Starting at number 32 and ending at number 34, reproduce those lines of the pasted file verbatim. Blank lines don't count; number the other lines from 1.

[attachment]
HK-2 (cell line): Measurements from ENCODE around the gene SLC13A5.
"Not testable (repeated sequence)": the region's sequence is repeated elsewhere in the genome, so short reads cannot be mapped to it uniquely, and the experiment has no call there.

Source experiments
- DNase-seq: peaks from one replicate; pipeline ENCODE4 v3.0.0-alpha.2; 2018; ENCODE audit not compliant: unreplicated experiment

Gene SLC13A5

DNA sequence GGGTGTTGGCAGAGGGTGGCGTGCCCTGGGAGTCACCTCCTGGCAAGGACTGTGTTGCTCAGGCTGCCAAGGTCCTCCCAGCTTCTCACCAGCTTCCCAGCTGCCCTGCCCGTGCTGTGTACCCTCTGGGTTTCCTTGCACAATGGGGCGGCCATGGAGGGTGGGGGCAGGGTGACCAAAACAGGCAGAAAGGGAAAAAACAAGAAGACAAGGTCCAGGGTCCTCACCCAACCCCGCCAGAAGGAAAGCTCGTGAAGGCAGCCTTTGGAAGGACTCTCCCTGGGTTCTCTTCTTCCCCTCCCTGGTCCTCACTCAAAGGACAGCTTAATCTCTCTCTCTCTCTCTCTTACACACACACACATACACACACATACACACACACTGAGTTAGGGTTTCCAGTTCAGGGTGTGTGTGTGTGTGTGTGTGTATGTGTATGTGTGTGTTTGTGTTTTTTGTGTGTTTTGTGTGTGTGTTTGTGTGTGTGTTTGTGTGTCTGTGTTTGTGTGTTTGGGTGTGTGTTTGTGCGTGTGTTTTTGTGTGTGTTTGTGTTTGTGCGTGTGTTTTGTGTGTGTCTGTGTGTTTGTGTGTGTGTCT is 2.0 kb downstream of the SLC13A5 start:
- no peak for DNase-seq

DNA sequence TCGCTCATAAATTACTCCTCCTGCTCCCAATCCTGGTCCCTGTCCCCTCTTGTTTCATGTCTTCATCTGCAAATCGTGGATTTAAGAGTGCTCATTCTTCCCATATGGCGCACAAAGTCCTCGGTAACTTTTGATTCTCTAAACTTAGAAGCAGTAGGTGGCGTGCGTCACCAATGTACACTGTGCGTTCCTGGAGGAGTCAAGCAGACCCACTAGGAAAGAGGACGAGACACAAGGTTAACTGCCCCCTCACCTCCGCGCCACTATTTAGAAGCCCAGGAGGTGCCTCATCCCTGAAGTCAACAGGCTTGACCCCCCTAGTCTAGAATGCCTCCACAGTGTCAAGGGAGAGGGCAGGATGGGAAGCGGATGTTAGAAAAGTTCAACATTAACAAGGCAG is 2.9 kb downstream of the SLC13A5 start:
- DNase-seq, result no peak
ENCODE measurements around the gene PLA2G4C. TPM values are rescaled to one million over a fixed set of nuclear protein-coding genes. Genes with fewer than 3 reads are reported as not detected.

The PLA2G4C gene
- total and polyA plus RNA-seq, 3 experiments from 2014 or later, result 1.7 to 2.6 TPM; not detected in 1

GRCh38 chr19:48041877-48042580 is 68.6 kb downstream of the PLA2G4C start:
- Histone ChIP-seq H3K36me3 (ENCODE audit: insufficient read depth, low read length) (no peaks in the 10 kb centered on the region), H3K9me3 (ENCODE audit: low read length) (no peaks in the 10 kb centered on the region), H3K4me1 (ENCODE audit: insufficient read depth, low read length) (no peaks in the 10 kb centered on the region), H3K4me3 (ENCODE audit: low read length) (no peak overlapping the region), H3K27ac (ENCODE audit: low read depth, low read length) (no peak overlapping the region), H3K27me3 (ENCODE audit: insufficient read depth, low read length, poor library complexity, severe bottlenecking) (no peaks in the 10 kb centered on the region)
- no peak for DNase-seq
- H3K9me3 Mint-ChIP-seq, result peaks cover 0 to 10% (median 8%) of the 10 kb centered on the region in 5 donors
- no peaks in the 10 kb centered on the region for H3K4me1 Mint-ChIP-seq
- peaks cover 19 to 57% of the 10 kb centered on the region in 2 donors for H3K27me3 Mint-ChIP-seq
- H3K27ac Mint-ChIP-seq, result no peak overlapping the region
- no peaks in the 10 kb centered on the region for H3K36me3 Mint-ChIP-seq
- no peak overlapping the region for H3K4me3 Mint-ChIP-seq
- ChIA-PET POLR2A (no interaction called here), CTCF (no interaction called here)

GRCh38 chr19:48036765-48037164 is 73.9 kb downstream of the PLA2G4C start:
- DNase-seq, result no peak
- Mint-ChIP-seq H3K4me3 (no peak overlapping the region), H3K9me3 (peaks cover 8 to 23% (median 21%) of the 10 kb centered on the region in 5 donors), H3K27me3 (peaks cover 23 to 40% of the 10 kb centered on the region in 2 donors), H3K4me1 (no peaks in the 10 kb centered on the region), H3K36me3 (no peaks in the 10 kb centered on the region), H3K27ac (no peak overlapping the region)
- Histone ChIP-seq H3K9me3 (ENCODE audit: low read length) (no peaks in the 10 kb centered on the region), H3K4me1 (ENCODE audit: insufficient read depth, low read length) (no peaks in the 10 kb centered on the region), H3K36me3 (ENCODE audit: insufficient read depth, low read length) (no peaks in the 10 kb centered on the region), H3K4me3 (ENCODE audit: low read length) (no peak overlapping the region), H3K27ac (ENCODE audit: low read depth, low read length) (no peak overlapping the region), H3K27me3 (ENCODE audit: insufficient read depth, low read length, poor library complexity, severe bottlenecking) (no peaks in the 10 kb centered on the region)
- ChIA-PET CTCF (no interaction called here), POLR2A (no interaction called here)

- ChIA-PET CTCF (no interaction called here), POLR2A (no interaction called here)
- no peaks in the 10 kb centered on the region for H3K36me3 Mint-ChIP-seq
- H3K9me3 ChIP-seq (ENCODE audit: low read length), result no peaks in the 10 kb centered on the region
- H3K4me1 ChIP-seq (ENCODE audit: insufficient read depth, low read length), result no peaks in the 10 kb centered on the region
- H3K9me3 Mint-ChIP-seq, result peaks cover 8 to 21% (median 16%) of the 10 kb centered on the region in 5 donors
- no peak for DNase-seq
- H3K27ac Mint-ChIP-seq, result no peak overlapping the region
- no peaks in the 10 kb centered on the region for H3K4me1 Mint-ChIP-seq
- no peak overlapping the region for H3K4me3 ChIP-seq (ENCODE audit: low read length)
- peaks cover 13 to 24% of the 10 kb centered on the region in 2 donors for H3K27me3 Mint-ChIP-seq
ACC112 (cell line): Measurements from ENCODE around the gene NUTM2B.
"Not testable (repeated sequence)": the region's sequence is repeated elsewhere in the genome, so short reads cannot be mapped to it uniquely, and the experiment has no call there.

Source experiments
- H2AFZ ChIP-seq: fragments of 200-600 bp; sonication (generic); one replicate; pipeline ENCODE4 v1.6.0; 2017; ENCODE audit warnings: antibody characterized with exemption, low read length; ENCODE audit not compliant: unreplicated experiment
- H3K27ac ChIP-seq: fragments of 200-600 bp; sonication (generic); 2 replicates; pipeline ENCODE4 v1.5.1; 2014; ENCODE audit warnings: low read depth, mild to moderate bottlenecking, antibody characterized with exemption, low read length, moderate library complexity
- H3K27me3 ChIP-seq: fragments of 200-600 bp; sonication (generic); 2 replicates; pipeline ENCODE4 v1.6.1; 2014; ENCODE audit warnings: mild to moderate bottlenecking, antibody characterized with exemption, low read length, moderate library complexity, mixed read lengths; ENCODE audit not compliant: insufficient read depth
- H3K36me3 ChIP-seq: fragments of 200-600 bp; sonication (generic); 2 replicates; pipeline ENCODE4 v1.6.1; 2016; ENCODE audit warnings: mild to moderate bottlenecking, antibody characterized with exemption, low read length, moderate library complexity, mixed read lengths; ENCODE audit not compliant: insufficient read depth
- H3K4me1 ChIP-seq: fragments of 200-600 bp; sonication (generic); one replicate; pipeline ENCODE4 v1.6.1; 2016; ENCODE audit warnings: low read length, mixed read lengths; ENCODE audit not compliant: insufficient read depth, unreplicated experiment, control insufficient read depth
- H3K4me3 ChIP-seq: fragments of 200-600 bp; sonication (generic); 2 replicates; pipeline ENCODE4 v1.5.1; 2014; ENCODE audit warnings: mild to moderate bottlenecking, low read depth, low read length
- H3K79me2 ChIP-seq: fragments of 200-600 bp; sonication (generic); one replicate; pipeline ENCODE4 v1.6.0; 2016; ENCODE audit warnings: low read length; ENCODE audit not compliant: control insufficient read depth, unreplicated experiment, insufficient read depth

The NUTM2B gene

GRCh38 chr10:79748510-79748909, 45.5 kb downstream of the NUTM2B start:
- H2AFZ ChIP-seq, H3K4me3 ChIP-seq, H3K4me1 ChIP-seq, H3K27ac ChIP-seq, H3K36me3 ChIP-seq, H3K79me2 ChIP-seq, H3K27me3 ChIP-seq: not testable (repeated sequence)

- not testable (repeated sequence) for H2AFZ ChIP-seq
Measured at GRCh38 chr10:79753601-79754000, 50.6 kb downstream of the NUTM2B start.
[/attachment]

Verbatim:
- H3K9me3 Mint-ChIP-seq, result peaks cover 8 to 21% (median 16%) of the 10 kb centered on the region in 5 donors
- no peak for DNase-seq
- H3K27ac Mint-ChIP-seq, result no peak overlapping the region